AASHTO Journal, 11 May 2012
Bill Ordway, a former Arizona transportation director who served as president of the American Association of State Highway and Transportation Officials, died April 11 in Flagstaff at the age of 87.
Ordway was elected vice president of AASHTO for 1982-83. At the AASHTO Annual Meeting in October 1983 in Denver, Ordway was elected to serve a one-year term as the association’s president.
During his year leading the association, Ordway focused on such priorities as working with Congress on the types and amounts of federal taxes on trucks in the then-recent Surface Transportation Assistance Act and initiating within AASHTO what he characterized in the January 1984 edition of the AASHTO Quarterly as “a more orderly grouping of goals and objectives under a strategic and operational plan.”
Ordway also used that AASHTO Quarterly interview to describe the direction in which he thought AASHTO should be headed. “I see AASHTO continuing as a premium organization in the technical and research areas through its various committees,” he said. “Our trend in the last few years in taking a more pro-active role in developing constructive, in-depth policy along with professional input on major issues, is a direction in which I hope AASHTO will continue to move.”
Ordway was born in Maine and moved with his family to California in 1930. He attended the California Institute of Technology, leaving in 1942 to join the Army. During his World War II military service, Ordway was a ground school instructor in Wickenburg, Ariz., and a flight instructor for the Army Air Corps. Following the war, he studied engineering studies at Stanford University and graduated from there in 1949. It was during his time at Stanford that he married his wife Nancy.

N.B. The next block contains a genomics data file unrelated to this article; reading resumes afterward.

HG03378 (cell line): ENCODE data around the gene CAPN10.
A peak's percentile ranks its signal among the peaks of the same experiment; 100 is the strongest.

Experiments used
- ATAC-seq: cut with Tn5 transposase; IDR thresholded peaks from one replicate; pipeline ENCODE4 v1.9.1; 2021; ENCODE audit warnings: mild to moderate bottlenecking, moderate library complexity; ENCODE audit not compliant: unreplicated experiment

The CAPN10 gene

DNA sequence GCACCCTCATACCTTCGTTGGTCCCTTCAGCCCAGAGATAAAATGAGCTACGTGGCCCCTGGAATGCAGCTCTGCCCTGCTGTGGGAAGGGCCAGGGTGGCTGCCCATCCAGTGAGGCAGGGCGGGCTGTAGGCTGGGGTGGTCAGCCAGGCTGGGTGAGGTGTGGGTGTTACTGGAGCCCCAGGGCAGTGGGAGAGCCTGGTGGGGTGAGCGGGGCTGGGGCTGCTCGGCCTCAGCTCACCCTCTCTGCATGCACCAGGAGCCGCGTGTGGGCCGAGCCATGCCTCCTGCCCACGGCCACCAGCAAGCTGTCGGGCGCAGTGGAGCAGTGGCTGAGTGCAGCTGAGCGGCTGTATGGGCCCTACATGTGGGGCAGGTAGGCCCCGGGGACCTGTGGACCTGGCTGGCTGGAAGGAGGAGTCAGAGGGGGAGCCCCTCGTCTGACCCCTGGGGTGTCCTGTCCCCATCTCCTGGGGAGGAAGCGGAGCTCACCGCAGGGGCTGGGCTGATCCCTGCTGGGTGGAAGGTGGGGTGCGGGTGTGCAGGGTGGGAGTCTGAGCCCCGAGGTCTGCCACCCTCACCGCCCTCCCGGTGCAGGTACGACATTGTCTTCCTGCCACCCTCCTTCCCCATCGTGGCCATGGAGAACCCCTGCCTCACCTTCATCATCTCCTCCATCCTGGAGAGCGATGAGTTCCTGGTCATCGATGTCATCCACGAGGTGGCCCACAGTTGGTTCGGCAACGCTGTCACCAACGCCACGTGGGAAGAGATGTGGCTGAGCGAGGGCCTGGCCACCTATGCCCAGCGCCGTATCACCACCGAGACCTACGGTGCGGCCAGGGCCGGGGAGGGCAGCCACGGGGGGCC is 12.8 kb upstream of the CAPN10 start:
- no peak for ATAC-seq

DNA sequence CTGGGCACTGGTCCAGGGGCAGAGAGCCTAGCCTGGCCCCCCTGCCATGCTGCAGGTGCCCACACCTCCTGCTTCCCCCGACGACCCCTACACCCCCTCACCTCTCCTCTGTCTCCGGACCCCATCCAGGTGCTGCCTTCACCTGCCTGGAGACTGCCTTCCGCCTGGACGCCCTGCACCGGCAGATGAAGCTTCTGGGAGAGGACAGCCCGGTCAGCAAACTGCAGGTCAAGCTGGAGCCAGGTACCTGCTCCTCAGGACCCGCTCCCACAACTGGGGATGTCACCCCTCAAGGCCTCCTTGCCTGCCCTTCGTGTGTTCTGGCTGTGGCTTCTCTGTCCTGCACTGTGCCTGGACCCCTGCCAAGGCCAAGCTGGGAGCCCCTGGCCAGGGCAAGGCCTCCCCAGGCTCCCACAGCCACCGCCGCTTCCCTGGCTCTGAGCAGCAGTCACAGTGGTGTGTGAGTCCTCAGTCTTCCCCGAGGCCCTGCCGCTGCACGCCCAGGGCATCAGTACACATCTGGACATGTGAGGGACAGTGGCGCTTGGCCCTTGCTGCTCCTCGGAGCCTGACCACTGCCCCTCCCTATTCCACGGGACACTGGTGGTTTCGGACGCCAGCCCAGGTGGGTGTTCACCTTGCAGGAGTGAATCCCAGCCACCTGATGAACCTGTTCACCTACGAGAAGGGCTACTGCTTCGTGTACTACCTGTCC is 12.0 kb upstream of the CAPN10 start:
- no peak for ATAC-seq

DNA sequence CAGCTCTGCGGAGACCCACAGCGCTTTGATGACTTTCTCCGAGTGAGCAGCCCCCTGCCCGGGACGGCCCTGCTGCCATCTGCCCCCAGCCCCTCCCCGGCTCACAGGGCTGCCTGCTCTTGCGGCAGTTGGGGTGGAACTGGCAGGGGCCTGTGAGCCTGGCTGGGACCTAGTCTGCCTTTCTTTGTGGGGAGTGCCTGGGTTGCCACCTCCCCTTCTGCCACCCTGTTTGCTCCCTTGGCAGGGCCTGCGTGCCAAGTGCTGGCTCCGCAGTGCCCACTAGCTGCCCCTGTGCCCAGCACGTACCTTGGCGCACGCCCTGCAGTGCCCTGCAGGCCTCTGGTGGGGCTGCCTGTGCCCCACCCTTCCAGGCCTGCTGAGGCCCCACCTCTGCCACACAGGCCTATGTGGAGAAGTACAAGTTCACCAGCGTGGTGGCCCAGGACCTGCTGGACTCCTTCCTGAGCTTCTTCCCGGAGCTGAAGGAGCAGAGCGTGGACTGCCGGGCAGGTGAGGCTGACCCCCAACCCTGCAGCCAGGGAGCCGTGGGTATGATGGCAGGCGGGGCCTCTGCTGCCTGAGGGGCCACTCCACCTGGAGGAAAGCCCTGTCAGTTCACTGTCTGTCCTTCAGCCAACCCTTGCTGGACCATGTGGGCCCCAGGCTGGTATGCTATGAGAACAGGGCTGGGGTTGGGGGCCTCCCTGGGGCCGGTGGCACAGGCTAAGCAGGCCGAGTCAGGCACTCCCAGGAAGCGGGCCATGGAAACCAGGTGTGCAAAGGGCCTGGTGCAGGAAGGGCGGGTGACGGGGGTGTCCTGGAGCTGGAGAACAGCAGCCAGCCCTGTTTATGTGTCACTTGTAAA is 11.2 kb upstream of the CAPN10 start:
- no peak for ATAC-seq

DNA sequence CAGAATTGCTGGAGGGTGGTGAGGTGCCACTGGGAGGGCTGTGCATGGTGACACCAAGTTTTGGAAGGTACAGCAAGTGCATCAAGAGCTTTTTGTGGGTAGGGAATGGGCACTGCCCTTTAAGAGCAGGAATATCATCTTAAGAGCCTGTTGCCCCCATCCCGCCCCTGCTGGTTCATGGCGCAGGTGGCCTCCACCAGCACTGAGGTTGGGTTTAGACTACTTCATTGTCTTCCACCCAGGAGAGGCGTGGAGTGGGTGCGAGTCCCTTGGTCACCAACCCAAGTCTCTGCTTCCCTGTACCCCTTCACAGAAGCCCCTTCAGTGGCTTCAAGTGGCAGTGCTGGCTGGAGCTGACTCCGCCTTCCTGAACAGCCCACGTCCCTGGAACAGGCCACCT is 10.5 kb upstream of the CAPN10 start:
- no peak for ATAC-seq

After starting his transportation career at the Los Angeles County Bridge Division, Ordway moved with his family to Arizona in 1957. He worked as an engineer for the Arizona Highway Department in Tucson, Safford, and Flagstaff. Ordway was named deputy director in 1968 and appointed acting highway director in January 1974. After the agency was replaced with the new Arizona Department of Transportation that July, Ordway became its first director.
The creation of ADOT brought together the Highway Department and the state’s Department of Aeronautics, in addition to a new division for public transit. Ordway, in organizing and overseeing that transition as director, guided the development of policies and goals defining the new agency’s broad-based mission and multi-modal transportation priorities throughout the Grand Canyon State. He served as director under four governors and retired in 1985. Ordway’s other key accomplishments as director included working with the state legislature and business leaders to authorize a five-cent gas tax increase. During his tenure as Arizona’s transportation director, Ordway was elected president of the Western Association of State Highway and Transportation Officials. He also served as chairman of the AASHTO Standing Committee on Planning.
Ordway is survived by his wife, Nancy; daughter, Sue Ordway, and her husband, Drifter Smith; and daughter, Kathy Butler, and her husband, Dave.